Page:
After the casting director feels you may be right for the role, you have to audition.

Now here's where all of your training and knowledge of acting has to come through.

The competition is fierce so you'll have to be prepared for this part--the
"audition process". One mental breakdown during the audition process
can mean you not getting the role so you'll have to pretend that
you're not as nervous as you feel inside. Pretend, see? You're acting
already---even before the audition!

Auditions can be anything. There Might not be anyone in the hiring process watching – just someone running the video camera. With this process - usually the Casting Director watches the video- edits their opinion of the top performances to the front of the DVD or Video stream and sends it off to the Director and or producer.

Or it can be a series of auditions before a casting panel, composed of individuals such as the producer, director and/or choreographer. In the early stages of the process, candidate performers often may present prepared audition pieces such as monologues or songs. Later stages may involve groups of candidates attempting material from the work under consideration in various combinations; the casting panel considers both the talent of the individual actors and the chemistry of their combination.

OR it can be anything in between.

Depending on the prestige of the role, casting calls may go out to the
public at large (typical for community theatre), to professional and
semi-professional local actors (for supporting roles in theatre and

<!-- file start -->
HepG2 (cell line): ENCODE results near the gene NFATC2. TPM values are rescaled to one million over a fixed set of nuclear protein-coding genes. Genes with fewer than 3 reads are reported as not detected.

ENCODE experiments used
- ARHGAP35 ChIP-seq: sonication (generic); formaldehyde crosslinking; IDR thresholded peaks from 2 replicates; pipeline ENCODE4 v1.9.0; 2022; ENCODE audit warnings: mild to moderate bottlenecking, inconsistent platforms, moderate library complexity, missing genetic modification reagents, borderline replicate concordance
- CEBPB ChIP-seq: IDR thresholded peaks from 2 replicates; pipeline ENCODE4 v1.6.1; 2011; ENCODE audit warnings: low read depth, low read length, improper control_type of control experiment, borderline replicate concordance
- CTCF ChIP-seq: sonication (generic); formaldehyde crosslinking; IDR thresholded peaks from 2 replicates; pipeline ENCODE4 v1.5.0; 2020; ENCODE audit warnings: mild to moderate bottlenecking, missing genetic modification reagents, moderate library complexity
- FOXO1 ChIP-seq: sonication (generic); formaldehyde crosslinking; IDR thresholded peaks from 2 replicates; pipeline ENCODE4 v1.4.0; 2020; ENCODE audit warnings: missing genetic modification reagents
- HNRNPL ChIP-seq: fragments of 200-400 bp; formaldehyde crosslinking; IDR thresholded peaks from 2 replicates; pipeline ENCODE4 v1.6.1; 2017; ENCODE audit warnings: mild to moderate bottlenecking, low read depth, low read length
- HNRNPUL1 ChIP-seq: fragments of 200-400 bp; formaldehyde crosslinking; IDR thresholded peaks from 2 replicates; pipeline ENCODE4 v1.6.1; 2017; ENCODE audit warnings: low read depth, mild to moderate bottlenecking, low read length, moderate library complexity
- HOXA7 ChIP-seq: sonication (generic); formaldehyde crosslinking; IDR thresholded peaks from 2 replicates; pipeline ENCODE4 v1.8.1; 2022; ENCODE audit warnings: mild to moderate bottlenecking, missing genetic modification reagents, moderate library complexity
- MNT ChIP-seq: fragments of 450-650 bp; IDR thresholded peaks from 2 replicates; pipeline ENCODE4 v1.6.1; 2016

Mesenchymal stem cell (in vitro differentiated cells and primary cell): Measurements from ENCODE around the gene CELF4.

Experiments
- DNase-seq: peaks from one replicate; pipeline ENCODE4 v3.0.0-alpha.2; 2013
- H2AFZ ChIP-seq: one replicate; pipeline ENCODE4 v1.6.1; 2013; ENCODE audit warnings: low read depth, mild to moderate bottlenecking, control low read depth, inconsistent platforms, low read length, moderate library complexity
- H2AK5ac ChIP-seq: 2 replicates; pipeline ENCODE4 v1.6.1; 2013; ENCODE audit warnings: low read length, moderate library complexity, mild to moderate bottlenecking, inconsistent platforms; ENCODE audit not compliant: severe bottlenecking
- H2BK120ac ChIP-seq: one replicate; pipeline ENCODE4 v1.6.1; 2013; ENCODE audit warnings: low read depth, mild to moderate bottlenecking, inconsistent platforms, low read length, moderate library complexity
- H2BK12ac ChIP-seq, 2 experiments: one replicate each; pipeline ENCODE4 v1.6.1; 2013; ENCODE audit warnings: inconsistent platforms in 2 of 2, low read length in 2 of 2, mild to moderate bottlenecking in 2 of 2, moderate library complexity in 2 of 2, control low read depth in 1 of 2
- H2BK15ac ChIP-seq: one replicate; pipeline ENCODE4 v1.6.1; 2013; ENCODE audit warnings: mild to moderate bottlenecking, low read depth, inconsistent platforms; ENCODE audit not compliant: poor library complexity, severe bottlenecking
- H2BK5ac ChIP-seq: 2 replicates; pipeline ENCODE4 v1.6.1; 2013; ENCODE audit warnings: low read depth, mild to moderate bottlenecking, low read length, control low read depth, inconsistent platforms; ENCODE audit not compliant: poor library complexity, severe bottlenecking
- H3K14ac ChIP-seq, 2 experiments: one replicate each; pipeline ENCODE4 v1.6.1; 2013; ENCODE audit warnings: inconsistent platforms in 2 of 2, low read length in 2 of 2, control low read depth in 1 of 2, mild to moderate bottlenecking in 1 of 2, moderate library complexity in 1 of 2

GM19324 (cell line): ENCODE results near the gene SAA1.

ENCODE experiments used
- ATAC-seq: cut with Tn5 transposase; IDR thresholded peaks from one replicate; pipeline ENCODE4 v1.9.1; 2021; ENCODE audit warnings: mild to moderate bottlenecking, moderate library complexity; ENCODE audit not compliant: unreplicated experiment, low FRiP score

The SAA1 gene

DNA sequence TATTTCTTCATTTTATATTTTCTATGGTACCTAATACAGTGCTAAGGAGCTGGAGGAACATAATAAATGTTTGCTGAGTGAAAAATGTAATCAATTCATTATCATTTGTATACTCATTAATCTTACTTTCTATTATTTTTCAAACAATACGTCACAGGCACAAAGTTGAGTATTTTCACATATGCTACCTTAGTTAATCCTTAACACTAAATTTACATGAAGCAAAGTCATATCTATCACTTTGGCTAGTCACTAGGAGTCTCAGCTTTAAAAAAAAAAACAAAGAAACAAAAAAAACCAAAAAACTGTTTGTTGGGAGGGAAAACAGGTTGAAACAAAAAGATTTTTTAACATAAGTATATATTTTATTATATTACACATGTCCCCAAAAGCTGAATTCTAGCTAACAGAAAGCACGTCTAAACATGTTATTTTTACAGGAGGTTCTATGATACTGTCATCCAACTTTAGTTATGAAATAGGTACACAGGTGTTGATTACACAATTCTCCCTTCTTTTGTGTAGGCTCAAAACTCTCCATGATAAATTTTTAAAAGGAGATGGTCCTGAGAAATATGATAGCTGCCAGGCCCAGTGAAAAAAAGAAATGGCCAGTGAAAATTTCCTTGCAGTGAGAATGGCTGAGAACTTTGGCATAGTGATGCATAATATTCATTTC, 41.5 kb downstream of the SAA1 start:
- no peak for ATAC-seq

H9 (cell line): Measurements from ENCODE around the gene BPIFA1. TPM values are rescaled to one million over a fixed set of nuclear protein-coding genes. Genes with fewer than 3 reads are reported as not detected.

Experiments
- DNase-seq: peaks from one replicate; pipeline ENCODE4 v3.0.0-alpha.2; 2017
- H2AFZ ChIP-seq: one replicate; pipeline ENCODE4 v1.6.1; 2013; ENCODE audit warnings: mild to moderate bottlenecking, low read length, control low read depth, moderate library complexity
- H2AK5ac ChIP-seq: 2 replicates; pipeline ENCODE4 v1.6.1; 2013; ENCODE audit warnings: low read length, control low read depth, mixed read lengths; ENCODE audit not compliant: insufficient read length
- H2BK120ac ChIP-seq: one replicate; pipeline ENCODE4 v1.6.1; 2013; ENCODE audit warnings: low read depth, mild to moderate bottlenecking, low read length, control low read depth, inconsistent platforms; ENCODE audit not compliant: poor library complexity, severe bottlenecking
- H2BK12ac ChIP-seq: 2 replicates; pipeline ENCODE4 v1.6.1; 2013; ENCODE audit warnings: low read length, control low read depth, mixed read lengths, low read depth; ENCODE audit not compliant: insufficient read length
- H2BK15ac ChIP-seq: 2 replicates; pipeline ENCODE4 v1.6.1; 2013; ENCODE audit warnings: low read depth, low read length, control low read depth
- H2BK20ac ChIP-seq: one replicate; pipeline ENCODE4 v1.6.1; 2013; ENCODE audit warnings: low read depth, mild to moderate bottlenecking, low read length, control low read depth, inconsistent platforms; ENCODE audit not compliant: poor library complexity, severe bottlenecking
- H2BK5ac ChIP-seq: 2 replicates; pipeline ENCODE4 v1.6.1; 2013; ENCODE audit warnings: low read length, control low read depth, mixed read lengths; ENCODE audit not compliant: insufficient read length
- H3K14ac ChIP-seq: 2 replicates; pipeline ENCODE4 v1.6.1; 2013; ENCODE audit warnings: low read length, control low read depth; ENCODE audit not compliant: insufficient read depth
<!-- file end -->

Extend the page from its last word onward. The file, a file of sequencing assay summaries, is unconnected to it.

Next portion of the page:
film) or to specifically selected actors (for leading roles,
especially in films).

Did You Get The Part?

If you did good the first time, you'll have to most likely audition again but this time in front of the director and producers of the project.

So, your first audition might have been with just you and the video tech or possibly the casting director.

The second audition could be with the casting director, director, and producers.

The casting director is basically taking you in to show the top people what they found for that particular role for the television or movie project.

This process may vary at times and sometimes you may even have to audition a third time but this is basically how it goes.

You shouldn't be afraid of casting directors though.

They actually want you to do good on the audition because it makes them look good.

The History of Casting
Casting was born in the early 60's when the studio system collapsed
and power shifted to the stars and their agents. Previous to that
actors were under contract with the studios and negotiation was
nonexistent, since the studio owned the talent.

In the production of film and television, a similar process is followed.
However, especially for major productions, the process of selecting
candidates for sometimes hundreds of parts and possibly thousands of
extras may often require specialized staff; while the last word
remains with the people in artistic and production charge, a Casting
director (and/or Casting Assistant, Casting Associate) may be in
charge of most of the daily work involved in this recruiting process
during pre-production; in addition the "CD" may also remain as liaison
between director, actors and their agents once the parts have been
cast.

The significant organization of professional screen - and theater casting in the US is the Casting Society of America (CSA), but membership is optional.

At least in the early stages and for extras, casting may be decentralized geographically, often in conjunction with actual shooting planned in different states.

However for the top parts, the choice of one or more celebrities, whose presence is of enormous commercial importance, may rather follow strictly personal channels, e.g. direct contact with the director.

Smaller roles and Day-Player Roles (Speaking roles where the Shoot Schedule is from 1 day to usually a maximum of 5 days) are most likely to be cast in the location the project is being filmed in.